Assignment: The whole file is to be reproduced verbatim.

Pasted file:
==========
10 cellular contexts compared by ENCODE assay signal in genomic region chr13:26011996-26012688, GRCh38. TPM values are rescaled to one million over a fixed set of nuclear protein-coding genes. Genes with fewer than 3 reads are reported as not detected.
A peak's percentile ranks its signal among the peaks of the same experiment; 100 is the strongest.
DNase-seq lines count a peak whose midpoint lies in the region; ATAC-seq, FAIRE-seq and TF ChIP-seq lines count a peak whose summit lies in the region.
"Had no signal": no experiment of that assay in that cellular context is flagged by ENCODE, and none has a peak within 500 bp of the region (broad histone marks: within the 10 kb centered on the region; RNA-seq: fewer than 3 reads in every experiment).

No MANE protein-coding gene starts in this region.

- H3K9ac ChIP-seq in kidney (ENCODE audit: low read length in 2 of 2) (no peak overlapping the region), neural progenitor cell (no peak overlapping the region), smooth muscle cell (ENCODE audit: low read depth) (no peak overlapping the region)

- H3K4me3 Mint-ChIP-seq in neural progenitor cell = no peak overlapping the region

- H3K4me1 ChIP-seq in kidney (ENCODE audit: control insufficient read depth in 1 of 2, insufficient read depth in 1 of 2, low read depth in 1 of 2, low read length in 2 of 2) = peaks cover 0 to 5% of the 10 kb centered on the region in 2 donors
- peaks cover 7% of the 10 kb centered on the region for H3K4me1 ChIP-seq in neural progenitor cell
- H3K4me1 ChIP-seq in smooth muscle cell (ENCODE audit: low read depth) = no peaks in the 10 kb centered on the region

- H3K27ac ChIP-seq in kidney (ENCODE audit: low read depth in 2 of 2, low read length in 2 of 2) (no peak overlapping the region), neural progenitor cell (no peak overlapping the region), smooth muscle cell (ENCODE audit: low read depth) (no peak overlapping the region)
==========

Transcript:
10 cellular contexts compared by ENCODE assay signal in genomic region chr13:26011996-26012688, GRCh38. TPM values are rescaled to one million over a fixed set of nuclear protein-coding genes. Genes with fewer than 3 reads are reported as not detected.
A peak's percentile ranks its signal among the peaks of the same experiment; 100 is the strongest.
DNase-seq lines count a peak whose midpoint lies in the region; ATAC-seq, FAIRE-seq and TF ChIP-seq lines count a peak whose summit lies in the region.
"Had no signal": no experiment of that assay in that cellular context is flagged by ENCODE, and none has a peak within 500 bp of the region (broad histone marks: within the 10 kb centered on the region; RNA-seq: fewer than 3 reads in every experiment).

No MANE protein-coding gene starts in this region.

- H3K9ac ChIP-seq in kidney (ENCODE audit: low read length in 2 of 2) (no peak overlapping the region), neural progenitor cell (no peak overlapping the region), smooth muscle cell (ENCODE audit: low read depth) (no peak overlapping the region)

- H3K4me3 Mint-ChIP-seq in neural progenitor cell = no peak overlapping the region

- H3K4me1 ChIP-seq in kidney (ENCODE audit: control insufficient read depth in 1 of 2, insufficient read depth in 1 of 2, low read depth in 1 of 2, low read length in 2 of 2) = peaks cover 0 to 5% of the 10 kb centered on the region in 2 donors
- peaks cover 7% of the 10 kb centered on the region for H3K4me1 ChIP-seq in neural progenitor cell
- H3K4me1 ChIP-seq in smooth muscle cell (ENCODE audit: low read depth) = no peaks in the 10 kb centered on the region

- H3K27ac ChIP-seq in kidney (ENCODE audit: low read depth in 2 of 2, low read length in 2 of 2) (no peak overlapping the region), neural progenitor cell (no peak overlapping the region), smooth muscle cell (ENCODE audit: low read depth) (no peak overlapping the region)